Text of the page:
And it’s having space in the incubator that’s helping Jaunt get off the ground a bit faster.
“Having access to the equipment, and people who know intimately how to use it and who are willing to spend their time helping you do that as well is invaluable,” he said.
“It would have taken 10 times longer if we didn’t have this kind of space.”
Co-founded by husband and wife team Michael and Tina Elias, this startup is centred around the joy of silly socks.
The subscription startup has been delivering gentlemen essentials to doors since June 2016, but has recently let women in on the action too, launching its new platform, MsSous.
Manrags has been seeing 100% year-on-year growth, and this year raised $362,000 through an equity crowdfunding campaign — surpassing their $300,000 target.
When the campaign launched in August, Michael told StartupSmart Manrags has a lot of growing to do, launching the MsSous range, and also potentially branching into basic t-shirts.
The kinds of essentials may only be a small part of any outfit, but “there’s a lot of serious stuff going on in the world”, Michael said.
“To be able to be a bit playful, sit back and not always be so serious has been a driver of who we are.”
Founded by brothers Shane and Brett Hodgkins and launched in 2016, Matrak is a construction workflow management startup born out of Brett’s own frustrations working on sites.
The brothers bootstrapped the business for their first couple of years, before securing $765,000 in seed funding, mostly from former Aconex chair Simon Yencken, who has previously back Aussie unicorn Canva and art marketplace Redbubble.
Matrak already has customers throughout Australia, as well as in China and the US. To date, it has tracked more than $4 billion worth of construction materials.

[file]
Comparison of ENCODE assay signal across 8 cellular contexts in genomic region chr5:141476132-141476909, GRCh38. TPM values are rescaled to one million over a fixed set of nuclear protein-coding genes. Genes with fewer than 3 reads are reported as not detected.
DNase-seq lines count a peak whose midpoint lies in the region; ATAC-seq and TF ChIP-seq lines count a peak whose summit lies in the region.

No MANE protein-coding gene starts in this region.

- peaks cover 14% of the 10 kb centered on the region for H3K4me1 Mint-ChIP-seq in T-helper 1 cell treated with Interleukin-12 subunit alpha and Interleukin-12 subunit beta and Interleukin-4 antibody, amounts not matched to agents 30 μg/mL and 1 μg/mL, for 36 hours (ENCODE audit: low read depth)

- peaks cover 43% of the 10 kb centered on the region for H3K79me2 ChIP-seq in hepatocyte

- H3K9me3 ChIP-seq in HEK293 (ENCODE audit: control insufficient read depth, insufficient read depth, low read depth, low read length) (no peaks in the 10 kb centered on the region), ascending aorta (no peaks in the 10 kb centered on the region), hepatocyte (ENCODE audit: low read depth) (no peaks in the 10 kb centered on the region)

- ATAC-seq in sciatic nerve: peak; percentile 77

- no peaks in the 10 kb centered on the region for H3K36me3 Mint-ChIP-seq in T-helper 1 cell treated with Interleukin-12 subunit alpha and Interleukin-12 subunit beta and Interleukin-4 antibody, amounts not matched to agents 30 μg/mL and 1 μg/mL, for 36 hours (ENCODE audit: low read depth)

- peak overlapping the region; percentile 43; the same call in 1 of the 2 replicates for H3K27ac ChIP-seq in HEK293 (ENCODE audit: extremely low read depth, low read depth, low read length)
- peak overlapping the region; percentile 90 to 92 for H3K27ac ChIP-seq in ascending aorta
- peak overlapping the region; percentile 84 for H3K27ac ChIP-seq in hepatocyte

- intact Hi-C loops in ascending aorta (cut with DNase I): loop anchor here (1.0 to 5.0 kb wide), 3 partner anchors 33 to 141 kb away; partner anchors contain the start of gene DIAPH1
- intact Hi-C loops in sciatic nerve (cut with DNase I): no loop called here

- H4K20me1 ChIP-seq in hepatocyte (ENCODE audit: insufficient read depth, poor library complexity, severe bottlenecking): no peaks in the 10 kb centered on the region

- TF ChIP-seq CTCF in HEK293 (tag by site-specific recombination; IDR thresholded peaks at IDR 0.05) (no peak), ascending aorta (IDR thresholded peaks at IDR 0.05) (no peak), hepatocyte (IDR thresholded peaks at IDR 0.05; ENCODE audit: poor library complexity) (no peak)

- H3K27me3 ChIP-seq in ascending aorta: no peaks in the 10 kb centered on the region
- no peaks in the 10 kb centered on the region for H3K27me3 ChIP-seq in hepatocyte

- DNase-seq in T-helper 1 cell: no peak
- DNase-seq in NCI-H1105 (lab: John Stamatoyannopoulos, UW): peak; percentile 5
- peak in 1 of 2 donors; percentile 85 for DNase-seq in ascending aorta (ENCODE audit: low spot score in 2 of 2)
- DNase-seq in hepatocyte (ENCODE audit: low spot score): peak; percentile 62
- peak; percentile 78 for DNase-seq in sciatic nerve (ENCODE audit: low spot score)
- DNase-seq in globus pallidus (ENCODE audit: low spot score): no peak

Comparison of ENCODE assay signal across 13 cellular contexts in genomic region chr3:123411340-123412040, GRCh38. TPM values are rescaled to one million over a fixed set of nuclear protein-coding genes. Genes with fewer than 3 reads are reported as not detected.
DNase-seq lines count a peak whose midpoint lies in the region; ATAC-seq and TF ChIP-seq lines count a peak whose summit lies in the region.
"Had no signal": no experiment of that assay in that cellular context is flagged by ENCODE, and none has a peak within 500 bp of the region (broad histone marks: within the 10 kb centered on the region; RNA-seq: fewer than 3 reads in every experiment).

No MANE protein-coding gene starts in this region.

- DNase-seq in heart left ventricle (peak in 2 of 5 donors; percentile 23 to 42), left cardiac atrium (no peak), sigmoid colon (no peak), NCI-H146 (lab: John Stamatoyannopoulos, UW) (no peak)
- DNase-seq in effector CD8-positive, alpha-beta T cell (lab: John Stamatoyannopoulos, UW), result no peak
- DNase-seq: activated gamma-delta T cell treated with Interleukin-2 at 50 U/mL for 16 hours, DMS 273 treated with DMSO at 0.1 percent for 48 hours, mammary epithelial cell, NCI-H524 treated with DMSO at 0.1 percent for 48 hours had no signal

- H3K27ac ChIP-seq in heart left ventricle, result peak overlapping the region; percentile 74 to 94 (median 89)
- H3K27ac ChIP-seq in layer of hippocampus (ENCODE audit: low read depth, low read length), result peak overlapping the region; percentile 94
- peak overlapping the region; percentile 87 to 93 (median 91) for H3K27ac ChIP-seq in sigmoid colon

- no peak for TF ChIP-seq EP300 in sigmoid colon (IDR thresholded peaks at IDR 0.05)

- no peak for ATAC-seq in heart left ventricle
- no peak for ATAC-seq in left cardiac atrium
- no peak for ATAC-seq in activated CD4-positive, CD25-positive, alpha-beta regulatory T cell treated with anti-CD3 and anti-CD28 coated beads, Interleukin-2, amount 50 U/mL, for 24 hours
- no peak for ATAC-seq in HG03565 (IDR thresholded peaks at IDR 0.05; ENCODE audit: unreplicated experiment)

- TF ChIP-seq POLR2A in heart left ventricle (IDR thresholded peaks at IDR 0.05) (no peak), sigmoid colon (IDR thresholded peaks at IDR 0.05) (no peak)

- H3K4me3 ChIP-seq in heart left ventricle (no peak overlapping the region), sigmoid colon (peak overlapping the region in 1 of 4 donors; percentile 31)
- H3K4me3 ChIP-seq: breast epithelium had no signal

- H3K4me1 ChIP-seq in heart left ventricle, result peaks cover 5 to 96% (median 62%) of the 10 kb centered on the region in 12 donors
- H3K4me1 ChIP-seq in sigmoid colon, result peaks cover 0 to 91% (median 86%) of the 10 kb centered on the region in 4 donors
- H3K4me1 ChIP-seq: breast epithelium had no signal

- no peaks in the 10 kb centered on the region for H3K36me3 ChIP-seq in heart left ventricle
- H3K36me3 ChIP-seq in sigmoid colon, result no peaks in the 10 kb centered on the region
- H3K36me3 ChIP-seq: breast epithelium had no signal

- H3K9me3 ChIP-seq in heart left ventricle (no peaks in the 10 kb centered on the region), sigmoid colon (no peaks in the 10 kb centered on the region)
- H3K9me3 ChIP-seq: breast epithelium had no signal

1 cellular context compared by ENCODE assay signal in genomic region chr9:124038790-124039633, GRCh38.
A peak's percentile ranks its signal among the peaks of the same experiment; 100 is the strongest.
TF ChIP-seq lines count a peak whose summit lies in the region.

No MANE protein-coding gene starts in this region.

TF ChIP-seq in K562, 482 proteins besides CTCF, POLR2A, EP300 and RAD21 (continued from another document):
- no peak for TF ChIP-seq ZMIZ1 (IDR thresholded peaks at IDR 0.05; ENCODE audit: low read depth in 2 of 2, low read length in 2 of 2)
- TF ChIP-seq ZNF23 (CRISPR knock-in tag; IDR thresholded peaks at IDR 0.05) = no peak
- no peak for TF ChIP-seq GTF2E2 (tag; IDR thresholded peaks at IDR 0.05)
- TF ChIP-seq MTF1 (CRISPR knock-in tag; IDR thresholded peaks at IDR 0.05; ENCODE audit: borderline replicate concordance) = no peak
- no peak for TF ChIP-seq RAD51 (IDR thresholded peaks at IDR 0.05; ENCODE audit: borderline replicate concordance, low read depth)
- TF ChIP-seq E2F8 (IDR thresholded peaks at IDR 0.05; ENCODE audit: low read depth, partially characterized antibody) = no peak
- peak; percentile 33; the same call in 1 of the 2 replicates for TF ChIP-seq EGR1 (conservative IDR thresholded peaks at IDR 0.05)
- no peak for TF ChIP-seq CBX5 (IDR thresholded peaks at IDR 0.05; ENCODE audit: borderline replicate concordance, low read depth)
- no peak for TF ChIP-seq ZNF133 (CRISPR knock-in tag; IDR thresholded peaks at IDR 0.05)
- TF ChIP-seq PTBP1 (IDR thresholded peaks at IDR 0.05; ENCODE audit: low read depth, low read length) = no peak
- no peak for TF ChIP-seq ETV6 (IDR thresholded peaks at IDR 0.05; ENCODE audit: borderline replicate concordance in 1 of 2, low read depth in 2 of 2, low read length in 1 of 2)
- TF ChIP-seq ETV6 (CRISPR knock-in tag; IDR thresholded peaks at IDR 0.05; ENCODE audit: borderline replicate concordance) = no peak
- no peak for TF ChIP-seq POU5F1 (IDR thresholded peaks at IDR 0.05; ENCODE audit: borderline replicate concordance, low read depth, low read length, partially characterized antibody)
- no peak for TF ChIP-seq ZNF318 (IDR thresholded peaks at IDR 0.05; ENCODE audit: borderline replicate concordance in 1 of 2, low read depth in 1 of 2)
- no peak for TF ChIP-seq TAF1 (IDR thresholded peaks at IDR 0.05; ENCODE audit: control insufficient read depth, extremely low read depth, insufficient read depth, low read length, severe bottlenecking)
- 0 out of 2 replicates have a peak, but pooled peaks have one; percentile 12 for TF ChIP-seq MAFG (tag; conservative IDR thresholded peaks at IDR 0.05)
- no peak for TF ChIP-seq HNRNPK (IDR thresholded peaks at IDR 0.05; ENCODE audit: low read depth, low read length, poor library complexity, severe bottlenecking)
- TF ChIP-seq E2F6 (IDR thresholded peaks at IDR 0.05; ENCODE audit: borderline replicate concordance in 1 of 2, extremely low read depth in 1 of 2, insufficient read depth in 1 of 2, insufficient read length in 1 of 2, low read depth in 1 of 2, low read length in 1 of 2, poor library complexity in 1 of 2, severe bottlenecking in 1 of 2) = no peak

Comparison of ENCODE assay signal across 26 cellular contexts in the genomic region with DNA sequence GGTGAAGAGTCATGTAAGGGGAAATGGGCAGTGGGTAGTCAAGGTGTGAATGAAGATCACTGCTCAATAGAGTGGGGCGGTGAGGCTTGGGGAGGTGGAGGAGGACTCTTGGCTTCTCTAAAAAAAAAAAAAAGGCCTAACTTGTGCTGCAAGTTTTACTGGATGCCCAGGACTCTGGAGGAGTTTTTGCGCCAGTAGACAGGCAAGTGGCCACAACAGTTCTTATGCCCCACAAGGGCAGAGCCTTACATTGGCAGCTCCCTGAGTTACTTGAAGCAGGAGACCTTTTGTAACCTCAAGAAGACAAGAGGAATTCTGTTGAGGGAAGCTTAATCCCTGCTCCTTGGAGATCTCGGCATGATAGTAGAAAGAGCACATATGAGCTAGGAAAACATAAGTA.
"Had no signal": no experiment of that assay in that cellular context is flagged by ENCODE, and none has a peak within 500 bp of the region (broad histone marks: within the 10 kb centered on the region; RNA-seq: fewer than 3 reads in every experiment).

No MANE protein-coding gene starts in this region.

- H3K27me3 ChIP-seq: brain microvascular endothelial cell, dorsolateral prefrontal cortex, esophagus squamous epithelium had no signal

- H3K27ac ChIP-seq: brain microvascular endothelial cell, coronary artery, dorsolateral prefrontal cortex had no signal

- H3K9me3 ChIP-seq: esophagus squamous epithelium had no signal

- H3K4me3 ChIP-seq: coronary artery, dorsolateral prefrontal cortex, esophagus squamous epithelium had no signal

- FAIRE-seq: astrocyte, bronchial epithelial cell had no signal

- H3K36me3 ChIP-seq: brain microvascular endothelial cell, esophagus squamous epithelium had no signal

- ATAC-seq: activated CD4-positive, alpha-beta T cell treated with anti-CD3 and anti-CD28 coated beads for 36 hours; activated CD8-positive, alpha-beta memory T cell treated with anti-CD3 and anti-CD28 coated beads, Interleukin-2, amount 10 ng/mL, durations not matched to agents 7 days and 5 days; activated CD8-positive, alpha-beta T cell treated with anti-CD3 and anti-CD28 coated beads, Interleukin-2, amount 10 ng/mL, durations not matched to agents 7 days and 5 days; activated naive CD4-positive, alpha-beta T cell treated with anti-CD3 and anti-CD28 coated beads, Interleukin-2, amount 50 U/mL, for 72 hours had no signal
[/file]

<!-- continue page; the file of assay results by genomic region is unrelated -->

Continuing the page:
Speaking to StartupSmart at the time of the raise, Shane said the brothers are now working on improving the user interface and onboarding new customers, while “looking to push the international market more seriously”.
Having sold restaurant rating startup Eatibility to Optus for $6 million in 2012, co-founders Celeste and Hui Ong this year launched a new dating app.
Inspired by the horror stories of online dating, Pair allows users to give their dates a thumbs up or thumbs down on three areas: safety, behaviour and profile accuracy.
When the app launched this year, Celeste told StartupSmart a lot of her friends were switching off from dating apps “because they were feeling very disrespected with problems such as harassment, catfishing, ghosting and outdated photos”.
Over the next two years, the Ong’s are pouring $2 million of their own funds into Pair, starting with a $100,000 investment.
They are hoping to have 50,000 users by the end of next year, and already have their sights set on international expansion.
Wave Swell Energy
Wave Swell Energy founder Tom Denniss may have been working on his renewable energy solution for more than 30 years, but he founded the startup to commercialise the tech in 2016.
The past two years have been spent securing IP for the product and completing final testing, and now Wave Swell Energy is on track to secure $9 million in funding to launch the first commercial demonstration on King Island in the Bass Strait.
“After that, we expect to be fully-fledged commercial and doing profitable projects,” Denniss told StartupSmart earlier this year.
Denniss sees wave energy as plating a significant role in the renewable energies drive.
“You can be much more confident about the consistency over a long period of time, and it can be predicted five to 10 days ahead,” he said.
“That enables us to produce much more reliable power that has a higher value.”
Both rounds were led by Skip Capital, the private investment fund of Kim Jackson and her husband, Atlassian co-founder Scott Farquhar.
Founded in 2015 by Gemma Lloyd and Valeria Ignatieva, WORK180 is a platform designed to provide more transparency in HR policies, screening job listings against a specific set of criteria.
At the time of the second raise, Lloyd told StartupSmart while a US expansion was always part of the plan, it did come sooner than expected.
“It was really apparent how needed we were over there and how big the appetite was”, Lloyd said.
“I didn’t realise quite how behind a lot of companies were in terms of how they supported their employees.”